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Colleges


The Collegiate System


O


xford is made up of many colleges, 30 of which accept undergraduates. In addition to these 30 colleges, there are also five Per- manent Private Halls which accept students and are very similar to colleges in most ways except their historical roots.


Colleges vary greatly in shape and size – they range from those which have 200 undergradu- ates, to those which have nearly 400. Your college will play a major role in your time at Oxford, offering you far more than just accom- modation and tuition. A constant bemuse- ment to tourists who ask, ‘but where is the actual University itself?’. The college system undoubtedly makes Oxford what it is - and by that we mean, it’s a varied place. There is no central, standard university. It’s made up of a lot of different colleges, departments, labora- tories, parks, libraries and other facilities. But for students on the ground, there are enough of these places to choose from and colonise that everyone soon finds the area in which they feel most comfortable. Remember, this may not even be in their own college. It’s quite possible that student societies or other groups will provide your true ‘home’ at university, so don’t get too hung up on the web of colleges alone. That said, it’s important to understand what colleges offer - so we put together these pages to explain.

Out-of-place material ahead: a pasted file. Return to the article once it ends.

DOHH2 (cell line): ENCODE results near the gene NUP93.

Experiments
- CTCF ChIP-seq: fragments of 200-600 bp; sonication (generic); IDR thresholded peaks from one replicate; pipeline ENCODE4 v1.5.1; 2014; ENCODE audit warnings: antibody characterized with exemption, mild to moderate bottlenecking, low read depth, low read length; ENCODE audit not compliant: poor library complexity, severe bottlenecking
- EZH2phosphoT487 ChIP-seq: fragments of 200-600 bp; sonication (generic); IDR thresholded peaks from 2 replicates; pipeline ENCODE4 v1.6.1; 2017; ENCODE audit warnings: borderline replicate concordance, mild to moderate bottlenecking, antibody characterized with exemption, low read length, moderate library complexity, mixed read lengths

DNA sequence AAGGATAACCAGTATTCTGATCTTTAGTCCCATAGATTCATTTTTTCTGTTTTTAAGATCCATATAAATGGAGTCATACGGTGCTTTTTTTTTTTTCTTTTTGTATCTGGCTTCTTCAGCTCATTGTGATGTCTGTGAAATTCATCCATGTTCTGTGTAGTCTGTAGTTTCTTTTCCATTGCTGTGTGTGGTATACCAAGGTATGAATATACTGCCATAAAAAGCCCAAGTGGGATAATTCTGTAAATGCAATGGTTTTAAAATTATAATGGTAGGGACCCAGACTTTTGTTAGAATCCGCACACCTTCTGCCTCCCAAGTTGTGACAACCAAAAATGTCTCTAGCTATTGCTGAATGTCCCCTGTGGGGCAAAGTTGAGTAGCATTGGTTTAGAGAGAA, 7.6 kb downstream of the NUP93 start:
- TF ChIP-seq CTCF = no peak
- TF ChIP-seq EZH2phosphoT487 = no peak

Living and Eating


Every Oxford college offers accommodation for first year undergraduates, so you don’t need to worry before you arrive about finding some- where to live. Typically, colleges offer accom- modation for at least two years, although you may wish to check which colleges offer rooms for the full three years. Rooms vary in qual- ity both between colleges and within them. Some colleges also charge different rates for different rooms, with refurbishment programs meaning that some rooms in colleges are significantly nicer than others.


As well as providing housing, your college also feeds you. Each one has a hall which caters for students at various prices and quality depending on which college you go to. The extent to which you eat there will depend both on access to kitchen facilities, and how good you consider hall food to be. However, food provided in hall is typically reasonably priced and provides a good social hub, as many undergraduates eat two or three meals a day there.


Although provision of facilities varies greatly between colleges, some also provide a range of services you may find useful. These can include music rooms, gyms, and – particularly if you’re an international student – storage


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